Pavement Preservation Leads to a More Sustainable Infrastructure

Pavement preservation is a cost-effective and greener approach to getting the most life out of your roads and making taxpayer dollars go further. In addition to cost efficiency, a pavement preservation approach is known to produce fewer greenhouse gas emissions (GHG), consume less energy, and provide faster application times than the alternative conventional approach.

A well-implemented pavement preservation approach achieves maximum efficiency by increasing the average condition of your pavement while decreasing your average spending per square yard. Pavement Preservation treatments are known for their ability to ensure quality with minimal effect on your budget and the environment.

Compare cost savings and environmental impact by treatment

An approach to pavement management that applies a robust toolbox of pavement preservation and recycling treatments will save time, money, while also reducing environmental impact over the long term. By using a PPRA calculator you are able to see average data comparing the cost and environmental savings of preservation and recycling techniques, compared to conventional reconstruction, mill and fill, or thin overlays.

Critical Concept !!

Every year, every mile of your network loses 1 mile-year of life. To avoid losing ground, the roadway owner must design a treatment plan that adds 500 mile-years of life or more! Over the first 75% of a road’s life, it will drop 40% in quality. Over the next 12% of its life, it will drop another 40% in quality. All roads pass a point of accelerated deterioration – past this point, costly rehab and reconstruction are the only options.

Worst – First Approach

Many agencies are learning that the use of limited funds toward a “Worst First” Approach accelerates the decline of their overall network, as miles of good roads go untreated each year. A conventional method of pavement management uses limited budgets to address the most deteriorated roads first. Miles of good roads go untreated each year, accelerating the decline of the overall network.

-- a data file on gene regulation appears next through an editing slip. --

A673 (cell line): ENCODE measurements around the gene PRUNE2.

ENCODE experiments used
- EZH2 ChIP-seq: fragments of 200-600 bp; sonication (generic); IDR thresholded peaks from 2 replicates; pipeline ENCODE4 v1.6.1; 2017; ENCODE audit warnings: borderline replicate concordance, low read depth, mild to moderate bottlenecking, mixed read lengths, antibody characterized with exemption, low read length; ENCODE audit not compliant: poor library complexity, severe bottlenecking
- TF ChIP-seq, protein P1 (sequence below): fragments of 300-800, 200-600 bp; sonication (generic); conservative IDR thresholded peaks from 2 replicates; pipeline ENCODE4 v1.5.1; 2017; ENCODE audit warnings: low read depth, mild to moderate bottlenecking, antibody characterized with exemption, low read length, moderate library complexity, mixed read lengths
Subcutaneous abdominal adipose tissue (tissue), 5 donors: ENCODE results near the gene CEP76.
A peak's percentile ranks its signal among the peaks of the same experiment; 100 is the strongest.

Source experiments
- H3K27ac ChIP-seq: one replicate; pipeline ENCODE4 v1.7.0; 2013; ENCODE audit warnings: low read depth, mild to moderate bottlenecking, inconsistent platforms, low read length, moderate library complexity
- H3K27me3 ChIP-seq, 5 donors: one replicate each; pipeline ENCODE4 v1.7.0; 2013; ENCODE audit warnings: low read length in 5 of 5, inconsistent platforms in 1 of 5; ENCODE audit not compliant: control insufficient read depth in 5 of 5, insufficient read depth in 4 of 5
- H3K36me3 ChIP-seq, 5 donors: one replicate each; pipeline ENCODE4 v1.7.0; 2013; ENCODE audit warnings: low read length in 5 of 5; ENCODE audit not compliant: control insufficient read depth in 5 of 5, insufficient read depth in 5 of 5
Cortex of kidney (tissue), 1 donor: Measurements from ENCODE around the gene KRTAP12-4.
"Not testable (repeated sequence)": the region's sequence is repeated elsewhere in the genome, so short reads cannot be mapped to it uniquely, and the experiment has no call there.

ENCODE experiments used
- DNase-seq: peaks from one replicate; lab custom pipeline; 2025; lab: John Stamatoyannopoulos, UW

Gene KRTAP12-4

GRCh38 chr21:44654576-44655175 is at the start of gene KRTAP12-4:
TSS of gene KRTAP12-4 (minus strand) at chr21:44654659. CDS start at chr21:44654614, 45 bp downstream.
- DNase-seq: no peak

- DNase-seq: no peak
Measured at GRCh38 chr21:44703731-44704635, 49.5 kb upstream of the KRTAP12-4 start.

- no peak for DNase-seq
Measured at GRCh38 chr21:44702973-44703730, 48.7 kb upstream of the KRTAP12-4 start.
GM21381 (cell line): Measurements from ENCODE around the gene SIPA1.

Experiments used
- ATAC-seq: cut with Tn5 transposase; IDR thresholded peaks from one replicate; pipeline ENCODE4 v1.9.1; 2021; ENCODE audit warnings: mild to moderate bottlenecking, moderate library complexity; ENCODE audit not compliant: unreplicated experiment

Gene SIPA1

Many agencies are identifying pavement management strategies that use limited resources more efficiently, and designing treatment plans that reallocate budgets to make incremental network gains (instead of losses) each year. Use our Remaining Service Life tool to find out if your treatment plan is adding or subtracting life from your network.

Optimized Approach

By considering an Optimized Approach, which reallocates funds across more efficient strategies to keep good roads good and help you get ahead of the curve.

Understanding Remaining Service Life (RSL) is critical to designing a treatment plan that stretches your budget further and reverses the trend of a deteriorating network.

Pavement Preservation Methods’ ROI (Spend $1 Save $6)

There are two basic ideas to follow when choosing a Pavement Preservation Strategy:

1. Prioritize roads that are in fair-to-good condition. Why spend money on a road that is in decent condition? It is the most effective way to stretch dollars while also improving overall pavement condition. If you put your budget toward inexpensive, frequent treatments to semi-distressed roads, you will find the most savings as a whole. 

2. Applying a pavement preservation method maximizes pavement quality & lifespan.  Oxidation and moisture can take hold of a pavement within the first 2 years of its life, losing elasticity and becoming frail over time. These issues can result in surface raveling, cracking, potholes, and eventually pavement failure.

By performing a simple early pavement preservation system combined with a high-quality product the pavement can be preserved resulting in superior and longer-lasting roads. Maximizing your investment over time. Pavement preservation techniques not only provide the best way to maintain road integrity and durability, but they also reduce motorist delays and provide longer-lasting, safer roads.

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To learn more about Asphalt Materials Pavement Preservation Projects, visit our products page:

https://asphalt-materials.com/products/